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The Chanukah Story

In 168 BCE, the Jewish people lived in Israel...
Mattathias’ Followers (bible engraving by Julius Schnorr von Carolsfeld in Die Bibel in Bildern)
At that time, the Greek king Antiochus IV ruled over Israel. The Temple stood proudly in Jerusalem, and the Jews served God faithfully, although there were a few unfaithful Jews who thought it was better to look and behave as the Greeks did. They adopted the Greek way of life in the way they dressed and in the cuisine they enjoyed; they even prayed and bowed to Greek idols.

Antiochus was a very wicked king. He did not want the Jewish people to be able to practice Judaism, and he made life for the Jews very difficult. He tried to make the Jews become more like the Greeks, and he made Jewish practice illegal. Circumcision, the study of Jewish scripture and the observance of eating kosher food were outlawed. He commanded his army to punish Jews who continued to worship only one God and who studied Torah. He forced Jews to bow down to Greek idols and eat foods that were not kosher. In Jerusalem, the soldiers destroyed the Holy Temple by erecting idols, letting pigs run wild and burning Torah scrolls.

Judas Maccabee (bible engraving by Julius Schnorr von Carolsfeld in Die Bibel in Bildern)
Later that year, a Greek officer led a group of soldiers to the village of Modin, near Jerusalem. There they erected an idol of a Greek god. The officer asked Mattathias, a well-respected leader of the Jewish community, to bow down to the idol as an example for other Jews. When Mattathias refused, another Jewish man bowed down to the idol. Mattathias was enraged and took a spear and killed both the Jewish man and the Greek officer. Mattathias and his five sons ran to the hills of Judah along with all of the other Jews who wanted to fight against the Greek army for the right to practice Judaism. Even though the Jewish people did not have an organized army — and were very few in number compared to the very large and advanced Greek army — they were so passionate about remaining Jewish that they would do anything possible to fight for their freedom.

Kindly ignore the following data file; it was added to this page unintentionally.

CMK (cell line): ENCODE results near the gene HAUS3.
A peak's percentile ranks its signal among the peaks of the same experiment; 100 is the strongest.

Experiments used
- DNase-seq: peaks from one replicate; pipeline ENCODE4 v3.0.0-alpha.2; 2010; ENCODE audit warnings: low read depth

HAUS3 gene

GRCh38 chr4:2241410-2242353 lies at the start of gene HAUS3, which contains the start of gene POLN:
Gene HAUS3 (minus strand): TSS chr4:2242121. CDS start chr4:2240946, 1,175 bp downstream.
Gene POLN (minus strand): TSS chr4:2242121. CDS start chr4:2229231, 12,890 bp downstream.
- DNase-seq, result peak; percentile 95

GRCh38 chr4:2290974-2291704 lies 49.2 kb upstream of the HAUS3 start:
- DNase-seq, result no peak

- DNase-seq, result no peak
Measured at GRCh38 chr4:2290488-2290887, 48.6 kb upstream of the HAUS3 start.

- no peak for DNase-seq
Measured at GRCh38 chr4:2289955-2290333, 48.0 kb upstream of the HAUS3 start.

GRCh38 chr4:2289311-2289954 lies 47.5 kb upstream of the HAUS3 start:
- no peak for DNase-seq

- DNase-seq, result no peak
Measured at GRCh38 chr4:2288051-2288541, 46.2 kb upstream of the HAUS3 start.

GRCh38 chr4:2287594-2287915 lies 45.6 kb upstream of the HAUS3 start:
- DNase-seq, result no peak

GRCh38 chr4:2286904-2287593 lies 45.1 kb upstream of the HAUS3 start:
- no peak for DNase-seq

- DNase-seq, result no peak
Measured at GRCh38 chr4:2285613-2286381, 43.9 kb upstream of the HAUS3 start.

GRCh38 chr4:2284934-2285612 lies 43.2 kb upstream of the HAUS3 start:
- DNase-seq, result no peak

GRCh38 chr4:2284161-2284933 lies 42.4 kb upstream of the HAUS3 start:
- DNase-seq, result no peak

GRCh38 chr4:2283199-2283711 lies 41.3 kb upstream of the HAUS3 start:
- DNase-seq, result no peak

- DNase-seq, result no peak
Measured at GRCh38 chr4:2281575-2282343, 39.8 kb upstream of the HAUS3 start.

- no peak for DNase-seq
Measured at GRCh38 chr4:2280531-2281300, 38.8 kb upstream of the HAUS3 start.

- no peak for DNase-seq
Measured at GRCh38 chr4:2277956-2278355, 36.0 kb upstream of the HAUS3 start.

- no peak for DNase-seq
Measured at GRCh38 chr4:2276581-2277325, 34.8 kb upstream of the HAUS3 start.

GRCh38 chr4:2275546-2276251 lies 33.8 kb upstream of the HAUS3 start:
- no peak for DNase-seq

Mattathias became the leader of the Jewish rebellion. However, he was very old, and he passed away before the fight was over. He left his middle son, Judah, in charge of the Jewish fighters. Judah was such a brave fighter that he became known as “Judah the Maccabee,” the Hebrew word for “hammer.” After three long years of fighting, the Jewish people defeated the well-trained Greek army. It was a miracle!

After the fighting was over, Judah and his army of Jews traveled to Jerusalem to clean and purify the Temple that was nearly destroyed by the Greek army. On the 25th day of the Hebrew month of Kislev in the year 165 BCE, exactly three years since the fighting started, Judah and his followers rededicated the Temple to God. The word “Chanukah” means “dedication,” and that’s where we get the name of this holiday!

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